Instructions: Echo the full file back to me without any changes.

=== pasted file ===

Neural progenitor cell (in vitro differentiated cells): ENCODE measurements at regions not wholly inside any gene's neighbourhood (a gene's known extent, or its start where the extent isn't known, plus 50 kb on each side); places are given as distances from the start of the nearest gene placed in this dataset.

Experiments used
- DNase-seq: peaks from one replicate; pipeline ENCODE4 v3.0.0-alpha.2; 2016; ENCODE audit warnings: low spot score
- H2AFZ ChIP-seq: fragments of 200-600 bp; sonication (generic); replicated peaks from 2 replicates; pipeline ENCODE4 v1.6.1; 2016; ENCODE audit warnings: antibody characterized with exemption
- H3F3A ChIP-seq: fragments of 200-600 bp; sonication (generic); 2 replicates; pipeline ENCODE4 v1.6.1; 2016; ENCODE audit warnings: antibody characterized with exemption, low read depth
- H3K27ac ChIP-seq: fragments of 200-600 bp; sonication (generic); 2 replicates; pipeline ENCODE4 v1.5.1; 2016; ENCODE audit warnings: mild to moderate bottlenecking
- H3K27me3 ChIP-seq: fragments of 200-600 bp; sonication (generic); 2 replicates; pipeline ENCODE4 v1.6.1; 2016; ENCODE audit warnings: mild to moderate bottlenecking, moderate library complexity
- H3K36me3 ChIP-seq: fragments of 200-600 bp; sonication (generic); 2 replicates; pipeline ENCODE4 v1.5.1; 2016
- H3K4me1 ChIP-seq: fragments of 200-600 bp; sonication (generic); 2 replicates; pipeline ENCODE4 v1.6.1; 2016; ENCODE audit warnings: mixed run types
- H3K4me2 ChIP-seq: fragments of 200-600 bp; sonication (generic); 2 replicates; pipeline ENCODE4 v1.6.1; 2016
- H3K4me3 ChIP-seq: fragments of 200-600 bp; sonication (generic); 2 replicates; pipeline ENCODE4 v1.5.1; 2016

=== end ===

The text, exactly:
Neural progenitor cell (in vitro differentiated cells): ENCODE measurements at regions not wholly inside any gene's neighbourhood (a gene's known extent, or its start where the extent isn't known, plus 50 kb on each side); places are given as distances from the start of the nearest gene placed in this dataset.

Experiments used
- DNase-seq: peaks from one replicate; pipeline ENCODE4 v3.0.0-alpha.2; 2016; ENCODE audit warnings: low spot score
- H2AFZ ChIP-seq: fragments of 200-600 bp; sonication (generic); replicated peaks from 2 replicates; pipeline ENCODE4 v1.6.1; 2016; ENCODE audit warnings: antibody characterized with exemption
- H3F3A ChIP-seq: fragments of 200-600 bp; sonication (generic); 2 replicates; pipeline ENCODE4 v1.6.1; 2016; ENCODE audit warnings: antibody characterized with exemption, low read depth
- H3K27ac ChIP-seq: fragments of 200-600 bp; sonication (generic); 2 replicates; pipeline ENCODE4 v1.5.1; 2016; ENCODE audit warnings: mild to moderate bottlenecking
- H3K27me3 ChIP-seq: fragments of 200-600 bp; sonication (generic); 2 replicates; pipeline ENCODE4 v1.6.1; 2016; ENCODE audit warnings: mild to moderate bottlenecking, moderate library complexity
- H3K36me3 ChIP-seq: fragments of 200-600 bp; sonication (generic); 2 replicates; pipeline ENCODE4 v1.5.1; 2016
- H3K4me1 ChIP-seq: fragments of 200-600 bp; sonication (generic); 2 replicates; pipeline ENCODE4 v1.6.1; 2016; ENCODE audit warnings: mixed run types
- H3K4me2 ChIP-seq: fragments of 200-600 bp; sonication (generic); 2 replicates; pipeline ENCODE4 v1.6.1; 2016
- H3K4me3 ChIP-seq: fragments of 200-600 bp; sonication (generic); 2 replicates; pipeline ENCODE4 v1.5.1; 2016